Local Self-Taught Artist Showcases His Works at Westmoreland Museum
Rod Cross, a director for Forbes Trail Chapter of Trout Unlimited, was invited to display his art work and explain his hobby at the Westmoreland Museum of American Art in Greensburg. The event, Sunday, November 13, included a display of many of his past and recent art pieces.
Rod is multi-talented and puts many of his skills to work during TU events, including being the chapter’s go-to instructor for fly casting. But his passion is really in “whittling” which he proudly distinguishes from “carving” where the wood is held in a vice. Whittling involves holding the raw wood in his hand and using a small knife to produce the intricately designed final product.
Like many artists, Rod prefers the quiet of his wood shop to create his masterpieces with just music playing softly in the background. Many of his pieces take a full week of work, including as many as 20 coats of tung oil. The oil gives the wood a rich, glass like finish, penetrating the wood to help preserve it. Rod’s wife Judy was on hand to greet visitors and to share the stories behind the artwork.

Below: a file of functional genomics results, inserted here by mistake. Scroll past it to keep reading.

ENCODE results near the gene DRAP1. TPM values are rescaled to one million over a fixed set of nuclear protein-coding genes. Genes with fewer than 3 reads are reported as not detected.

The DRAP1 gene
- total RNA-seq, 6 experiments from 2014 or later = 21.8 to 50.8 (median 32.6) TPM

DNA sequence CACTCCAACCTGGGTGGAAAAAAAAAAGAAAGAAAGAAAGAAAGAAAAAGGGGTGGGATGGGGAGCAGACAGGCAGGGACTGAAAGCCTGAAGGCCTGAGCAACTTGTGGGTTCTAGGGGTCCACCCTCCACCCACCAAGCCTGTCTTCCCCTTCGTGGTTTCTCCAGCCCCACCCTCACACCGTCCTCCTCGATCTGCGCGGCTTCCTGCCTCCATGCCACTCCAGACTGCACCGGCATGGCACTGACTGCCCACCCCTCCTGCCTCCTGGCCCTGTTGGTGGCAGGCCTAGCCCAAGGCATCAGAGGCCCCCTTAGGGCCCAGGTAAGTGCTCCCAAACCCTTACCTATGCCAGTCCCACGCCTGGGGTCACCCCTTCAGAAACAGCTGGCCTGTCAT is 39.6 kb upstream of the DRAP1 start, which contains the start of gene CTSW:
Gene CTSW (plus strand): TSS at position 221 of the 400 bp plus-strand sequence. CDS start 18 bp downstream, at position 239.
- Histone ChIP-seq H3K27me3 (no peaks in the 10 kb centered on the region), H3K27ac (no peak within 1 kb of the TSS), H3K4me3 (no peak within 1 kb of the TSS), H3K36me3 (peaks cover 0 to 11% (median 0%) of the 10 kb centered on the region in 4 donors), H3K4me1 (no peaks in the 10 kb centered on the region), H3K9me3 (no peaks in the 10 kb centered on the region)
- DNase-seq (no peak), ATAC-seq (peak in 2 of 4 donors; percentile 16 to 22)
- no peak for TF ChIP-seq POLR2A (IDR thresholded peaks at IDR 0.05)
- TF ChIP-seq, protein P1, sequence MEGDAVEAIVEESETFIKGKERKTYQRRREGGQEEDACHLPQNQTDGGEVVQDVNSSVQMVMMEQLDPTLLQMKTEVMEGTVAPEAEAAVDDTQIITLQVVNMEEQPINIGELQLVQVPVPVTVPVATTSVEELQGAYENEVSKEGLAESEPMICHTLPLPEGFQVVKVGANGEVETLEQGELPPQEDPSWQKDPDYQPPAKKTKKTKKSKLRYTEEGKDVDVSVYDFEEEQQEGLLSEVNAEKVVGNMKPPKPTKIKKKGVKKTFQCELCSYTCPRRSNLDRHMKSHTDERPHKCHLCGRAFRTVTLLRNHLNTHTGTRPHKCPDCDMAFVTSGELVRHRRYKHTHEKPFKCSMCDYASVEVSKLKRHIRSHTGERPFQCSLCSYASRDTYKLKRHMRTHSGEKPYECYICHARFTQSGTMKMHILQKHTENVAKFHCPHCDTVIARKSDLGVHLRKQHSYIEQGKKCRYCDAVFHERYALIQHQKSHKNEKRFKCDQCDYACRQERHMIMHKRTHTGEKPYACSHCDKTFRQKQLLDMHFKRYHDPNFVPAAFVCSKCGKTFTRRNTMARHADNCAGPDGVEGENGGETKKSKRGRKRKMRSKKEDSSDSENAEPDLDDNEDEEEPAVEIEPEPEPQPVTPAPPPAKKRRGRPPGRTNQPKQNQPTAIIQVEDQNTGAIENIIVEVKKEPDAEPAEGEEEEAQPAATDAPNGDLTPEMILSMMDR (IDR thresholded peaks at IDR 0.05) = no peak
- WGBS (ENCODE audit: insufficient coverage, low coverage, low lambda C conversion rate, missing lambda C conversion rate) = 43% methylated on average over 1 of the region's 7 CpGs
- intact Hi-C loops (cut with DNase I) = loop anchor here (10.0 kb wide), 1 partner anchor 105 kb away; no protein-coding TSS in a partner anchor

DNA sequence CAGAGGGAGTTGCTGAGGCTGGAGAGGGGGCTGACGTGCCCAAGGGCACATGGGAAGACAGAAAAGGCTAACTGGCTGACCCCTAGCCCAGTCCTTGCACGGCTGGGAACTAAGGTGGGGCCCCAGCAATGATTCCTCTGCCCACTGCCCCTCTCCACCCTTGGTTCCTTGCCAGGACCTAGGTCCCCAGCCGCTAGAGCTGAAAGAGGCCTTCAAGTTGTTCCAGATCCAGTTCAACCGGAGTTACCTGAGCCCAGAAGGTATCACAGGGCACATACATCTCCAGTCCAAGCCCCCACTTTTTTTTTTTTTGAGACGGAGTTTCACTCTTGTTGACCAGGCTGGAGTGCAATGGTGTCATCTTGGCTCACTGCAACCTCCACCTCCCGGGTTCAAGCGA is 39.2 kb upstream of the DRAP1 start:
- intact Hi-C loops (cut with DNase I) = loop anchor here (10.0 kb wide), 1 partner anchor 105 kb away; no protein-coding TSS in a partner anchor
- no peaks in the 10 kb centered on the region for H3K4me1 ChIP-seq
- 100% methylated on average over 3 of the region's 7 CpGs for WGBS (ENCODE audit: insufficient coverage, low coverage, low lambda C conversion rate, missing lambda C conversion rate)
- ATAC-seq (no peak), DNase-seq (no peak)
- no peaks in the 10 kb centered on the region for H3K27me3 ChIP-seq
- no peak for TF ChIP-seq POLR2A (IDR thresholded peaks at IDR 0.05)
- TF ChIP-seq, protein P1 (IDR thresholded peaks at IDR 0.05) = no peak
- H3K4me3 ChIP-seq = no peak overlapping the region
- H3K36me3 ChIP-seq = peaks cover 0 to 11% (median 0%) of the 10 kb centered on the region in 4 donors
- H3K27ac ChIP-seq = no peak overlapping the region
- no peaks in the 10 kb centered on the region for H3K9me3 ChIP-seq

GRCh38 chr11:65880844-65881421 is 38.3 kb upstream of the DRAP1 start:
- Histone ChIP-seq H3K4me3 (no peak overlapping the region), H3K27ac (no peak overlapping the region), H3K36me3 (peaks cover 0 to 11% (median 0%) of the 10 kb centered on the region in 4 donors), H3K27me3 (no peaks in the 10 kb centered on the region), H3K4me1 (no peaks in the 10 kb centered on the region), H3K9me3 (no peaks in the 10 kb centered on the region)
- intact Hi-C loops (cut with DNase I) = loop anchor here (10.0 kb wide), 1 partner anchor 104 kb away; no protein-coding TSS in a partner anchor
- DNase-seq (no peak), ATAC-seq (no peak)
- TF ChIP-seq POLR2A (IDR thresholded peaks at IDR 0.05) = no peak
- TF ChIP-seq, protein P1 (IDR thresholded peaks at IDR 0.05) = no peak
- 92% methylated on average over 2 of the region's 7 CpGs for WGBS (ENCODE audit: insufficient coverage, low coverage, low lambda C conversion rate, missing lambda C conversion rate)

Forbes Trail is blessed with so many talented members willing to give of their time and talents to help promote our mission of conserving our coldwater fisheries. But what’s more interesting sometimes is their backgrounds, and what to do in their spare time.
Many of Rod’s art pieces tell a story, including the source, and importance of the wood from which it is whittled. Following is Rod’s introduction to his story for visitors at the museum.
“My name is Rod Cross, and I am a self-taught wood carver, or more accurately, a “whittler”. I was taught to respect and use a knife as a tool, and later as an instrument to create my expression of Art.
My carvings reflect a passion in other areas of my life that bring me joy and satisfaction, as art should.
Trout fishing and conservation have led me to carve the flowing lines of the brook trout, and the carvings are donated to conservation fund-raising banquets.
Over the years the carvings that give me the most satisfaction are the simple cherry nativity scenes that I carve for one person, or a family each year. This gift of giving has given back to me the real meaning of the Christmas season.
And trout pins for hats or vests are carved and given to fishing friends, and a former President and First Lady.”
Cross grew up in North Huntingdon Township. His working career was in the industrial gas business, first driving a truck, then retiring as a Regional Operations Manager for the Northeast.